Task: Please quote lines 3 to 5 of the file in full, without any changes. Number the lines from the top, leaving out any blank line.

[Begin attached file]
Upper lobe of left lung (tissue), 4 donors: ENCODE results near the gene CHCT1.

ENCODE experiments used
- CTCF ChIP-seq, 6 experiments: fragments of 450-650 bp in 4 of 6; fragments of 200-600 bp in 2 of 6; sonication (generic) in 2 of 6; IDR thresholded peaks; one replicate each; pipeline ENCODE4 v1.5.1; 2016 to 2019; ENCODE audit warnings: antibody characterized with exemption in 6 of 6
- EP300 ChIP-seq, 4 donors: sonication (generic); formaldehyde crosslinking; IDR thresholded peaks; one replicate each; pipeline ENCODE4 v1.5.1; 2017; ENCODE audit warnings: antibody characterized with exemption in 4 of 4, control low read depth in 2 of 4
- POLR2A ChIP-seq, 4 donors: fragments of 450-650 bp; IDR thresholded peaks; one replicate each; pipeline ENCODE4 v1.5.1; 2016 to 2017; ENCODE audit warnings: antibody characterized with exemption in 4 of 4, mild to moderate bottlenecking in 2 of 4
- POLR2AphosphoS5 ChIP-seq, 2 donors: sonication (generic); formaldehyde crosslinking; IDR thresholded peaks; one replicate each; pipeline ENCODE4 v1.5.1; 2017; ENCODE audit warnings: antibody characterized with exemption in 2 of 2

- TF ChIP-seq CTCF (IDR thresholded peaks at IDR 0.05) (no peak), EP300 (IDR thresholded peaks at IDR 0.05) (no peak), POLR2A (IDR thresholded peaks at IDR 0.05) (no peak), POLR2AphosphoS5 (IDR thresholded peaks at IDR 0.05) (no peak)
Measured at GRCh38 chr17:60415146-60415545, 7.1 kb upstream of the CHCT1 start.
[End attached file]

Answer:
- CTCF ChIP-seq, 6 experiments: fragments of 450-650 bp in 4 of 6; fragments of 200-600 bp in 2 of 6; sonication (generic) in 2 of 6; IDR thresholded peaks; one replicate each; pipeline ENCODE4 v1.5.1; 2016 to 2019; ENCODE audit warnings: antibody characterized with exemption in 6 of 6
- EP300 ChIP-seq, 4 donors: sonication (generic); formaldehyde crosslinking; IDR thresholded peaks; one replicate each; pipeline ENCODE4 v1.5.1; 2017; ENCODE audit warnings: antibody characterized with exemption in 4 of 4, control low read depth in 2 of 4
- POLR2A ChIP-seq, 4 donors: fragments of 450-650 bp; IDR thresholded peaks; one replicate each; pipeline ENCODE4 v1.5.1; 2016 to 2017; ENCODE audit warnings: antibody characterized with exemption in 4 of 4, mild to moderate bottlenecking in 2 of 4